- The House select committee investigating the Jan. 6 invasion of the Capitol will move to hold former Trump advisor Steve Bannon in criminal contempt over his refusal to comply with a subpoena.
- Bannon is "hiding behind the former President's insufficient, blanket, and vague statements regarding privileges he has purported to invoke," Chairman Bennie Thompson said.
- Thompson said the committee, comprising seven Democrats and two Republicans, will convene Tuesday evening to vote on adopting a contempt report.
The House select committee investigating the Jan. 6 invasion of the Capitol announced Thursday it will move to refer former Trump advisor Steve Bannon for criminal contempt over his refusal to comply with a subpoena.
The select committee will convene Tuesday evening to vote on adopting a contempt report, Chairman Bennie Thompson, D-Miss., said in a press release.
Bannon left former President Donald Trump's White House years before the Jan. 6 riot, when hundreds of Trump's supporters stormed the Capitol, temporarily stopping Congress from confirming President Joe Biden's victory in the 2020 election. Yet he remains a dominant figure in pro-Trump political circles and has continued to advocate for the former president.
Bannon is "hiding behind the former President's insufficient, blanket, and vague statements regarding privileges he has purported to invoke," Thompson said.
"We reject his position entirely," he said. "The Select Committee will not tolerate defiance of our subpoenas, so we must move forward with proceedings to refer Mr. Bannon for criminal contempt."
Spokeswomen for Trump and Bannon did not immediately respond to CNBC's requests for comment. Robert Costello, an attorney for Bannon who previously told the committee that Bannon planned to "honor" Trump's invocation of executive privilege, did not immediately provide comment.
The select committee, which comprises seven Democrats and two Republicans, is likely to vote to adopt a contempt report when it meets Tuesday evening. That report documents the failure of the witness to comply with the subpoena and includes the text of a resolution for the full House to hold that person in contempt.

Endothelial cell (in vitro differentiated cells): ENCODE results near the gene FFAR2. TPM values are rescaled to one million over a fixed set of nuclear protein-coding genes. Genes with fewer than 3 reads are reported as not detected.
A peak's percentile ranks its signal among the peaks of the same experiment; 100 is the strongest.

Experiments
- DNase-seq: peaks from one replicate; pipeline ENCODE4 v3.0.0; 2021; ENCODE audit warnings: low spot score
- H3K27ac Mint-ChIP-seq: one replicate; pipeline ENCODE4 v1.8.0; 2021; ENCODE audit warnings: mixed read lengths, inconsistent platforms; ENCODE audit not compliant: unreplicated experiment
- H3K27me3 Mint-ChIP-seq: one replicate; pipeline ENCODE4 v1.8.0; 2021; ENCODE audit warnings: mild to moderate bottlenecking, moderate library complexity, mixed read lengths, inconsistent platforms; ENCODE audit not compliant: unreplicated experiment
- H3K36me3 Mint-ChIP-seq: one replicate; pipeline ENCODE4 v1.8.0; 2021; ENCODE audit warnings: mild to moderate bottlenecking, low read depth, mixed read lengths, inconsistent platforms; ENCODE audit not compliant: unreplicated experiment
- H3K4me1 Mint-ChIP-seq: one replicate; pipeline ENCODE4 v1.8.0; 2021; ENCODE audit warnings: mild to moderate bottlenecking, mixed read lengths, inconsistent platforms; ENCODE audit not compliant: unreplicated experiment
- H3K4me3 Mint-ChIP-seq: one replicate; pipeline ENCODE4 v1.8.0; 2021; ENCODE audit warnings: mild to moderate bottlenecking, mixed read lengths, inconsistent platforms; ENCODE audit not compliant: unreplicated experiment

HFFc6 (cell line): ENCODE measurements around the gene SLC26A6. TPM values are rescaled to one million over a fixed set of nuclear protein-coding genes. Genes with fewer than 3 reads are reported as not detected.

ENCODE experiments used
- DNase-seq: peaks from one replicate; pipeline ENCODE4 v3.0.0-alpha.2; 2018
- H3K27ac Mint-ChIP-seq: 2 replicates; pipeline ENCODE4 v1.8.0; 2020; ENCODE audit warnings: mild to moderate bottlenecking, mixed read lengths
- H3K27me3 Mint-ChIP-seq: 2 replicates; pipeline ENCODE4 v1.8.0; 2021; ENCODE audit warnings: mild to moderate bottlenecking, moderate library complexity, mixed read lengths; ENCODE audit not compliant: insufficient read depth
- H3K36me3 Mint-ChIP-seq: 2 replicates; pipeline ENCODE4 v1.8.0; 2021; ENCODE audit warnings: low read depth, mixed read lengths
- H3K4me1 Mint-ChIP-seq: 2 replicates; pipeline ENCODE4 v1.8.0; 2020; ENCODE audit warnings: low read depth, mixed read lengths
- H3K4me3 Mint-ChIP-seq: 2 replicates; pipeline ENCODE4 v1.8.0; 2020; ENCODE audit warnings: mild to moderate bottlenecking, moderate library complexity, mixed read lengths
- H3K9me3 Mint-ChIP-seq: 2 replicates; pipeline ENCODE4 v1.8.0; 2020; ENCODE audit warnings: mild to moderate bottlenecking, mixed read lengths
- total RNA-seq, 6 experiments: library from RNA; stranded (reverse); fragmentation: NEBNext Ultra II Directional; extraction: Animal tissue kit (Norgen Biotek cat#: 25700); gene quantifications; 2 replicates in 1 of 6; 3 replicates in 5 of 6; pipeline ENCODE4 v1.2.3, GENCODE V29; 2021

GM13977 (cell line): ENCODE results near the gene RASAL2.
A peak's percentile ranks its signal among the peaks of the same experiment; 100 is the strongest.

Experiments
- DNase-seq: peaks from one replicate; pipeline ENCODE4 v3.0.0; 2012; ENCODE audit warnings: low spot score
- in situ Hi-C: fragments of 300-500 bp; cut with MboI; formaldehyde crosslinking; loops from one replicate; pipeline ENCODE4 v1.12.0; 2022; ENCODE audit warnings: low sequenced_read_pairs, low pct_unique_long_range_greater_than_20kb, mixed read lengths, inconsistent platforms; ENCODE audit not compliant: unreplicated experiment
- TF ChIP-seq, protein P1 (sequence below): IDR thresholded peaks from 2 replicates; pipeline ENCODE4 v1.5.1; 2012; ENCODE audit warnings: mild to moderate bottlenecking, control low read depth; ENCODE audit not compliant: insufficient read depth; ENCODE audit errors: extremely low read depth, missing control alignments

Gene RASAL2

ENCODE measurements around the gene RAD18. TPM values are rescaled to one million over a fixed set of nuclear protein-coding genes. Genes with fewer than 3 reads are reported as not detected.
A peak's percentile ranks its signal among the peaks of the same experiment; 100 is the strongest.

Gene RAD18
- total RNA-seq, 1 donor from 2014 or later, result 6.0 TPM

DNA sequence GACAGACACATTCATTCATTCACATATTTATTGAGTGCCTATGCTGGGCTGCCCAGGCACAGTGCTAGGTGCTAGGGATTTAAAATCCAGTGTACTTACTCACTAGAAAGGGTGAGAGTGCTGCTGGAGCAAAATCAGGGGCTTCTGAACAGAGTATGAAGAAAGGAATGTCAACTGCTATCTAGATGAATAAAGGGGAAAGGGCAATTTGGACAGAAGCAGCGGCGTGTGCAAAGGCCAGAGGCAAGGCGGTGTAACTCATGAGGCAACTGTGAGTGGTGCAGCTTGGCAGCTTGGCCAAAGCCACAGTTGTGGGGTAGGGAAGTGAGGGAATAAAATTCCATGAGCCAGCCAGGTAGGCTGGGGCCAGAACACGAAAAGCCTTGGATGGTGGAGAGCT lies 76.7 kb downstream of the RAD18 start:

If the House votes to adopt the contempt report, House Speaker Nancy Pelosi, D-Calif., will certify it to the U.S. attorney for Washington, D.C., who will then bring the matter before a grand jury.
Contempt of Congress is punishable by up to 12 months in jail and a fine.
The congressional subpoena to Bannon set an Oct. 7 deadline for him to produce a raft of documents to the investigators. But Thompson said last week that Bannon has refused to supply those materials.
The subpoena also instructed Bannon to appear Thursday for a deposition.
Former White House chief of staff Mark Meadows and former Defense Department official Kashyap Patel, two Trump associates who were also subpoenaed, have been engaging with the probe, the committee said.
Their depositions, scheduled for this week, have been slightly postponed "as they continue to engage with our investigation," a select committee aide told CNBC.
Another scheduled deposition, this one of former White House communications aide Dan Scavino, was postponed because the service of his subpoena was delayed, the committee aide said.
The select committee "will use every tool at its disposal to get the information it seeks, and witnesses who try to stonewall the Select Committee will not succeed," Thompson said Thursday.
"All witnesses are required to provide the information they possess so the Committee can get to the facts," he added, noting that many other individuals are complying with the panel's subpoenas and producing materials within the deadlines.
Last Friday, Costello sent the select committee a letter citing a message from Trump's counsel Justin Clark instructing Bannon not to produce any documents or testimony "concerning privileged material" in response to the subpoena.
"[W]e must accept his direction and honor his invocation" of it, Costello wrote in the letter, adding, "We will comply with the directions of the courts, when and if they rule on these claims of both executive and attorney client privileges."
Trump tried to assert executive privilege to withhold some of the documents sought by the Jan. 6 committee. In a statement Friday, Trump said he sent a letter to the U.S. National Archives and Records Administration "in defense of the Office of the Presidency."
U.S. Archivist David Ferriero then reached out to the White House, asking for Biden's views on his predecessor's assertion of privilege. After reviewing the requested documents and conferring with the Justice Department, Biden counsel Dana Remus replied that Trump's assertion is "not justified as to any of the documents," NBC News reported.
"Accordingly, President Biden does not uphold the former President's assertion of privilege," Remus wrote.
Instead, Biden instructed Ferriero to send the disputed pages to the select committee "30 days after your notification to the former President, absent any intervening court order."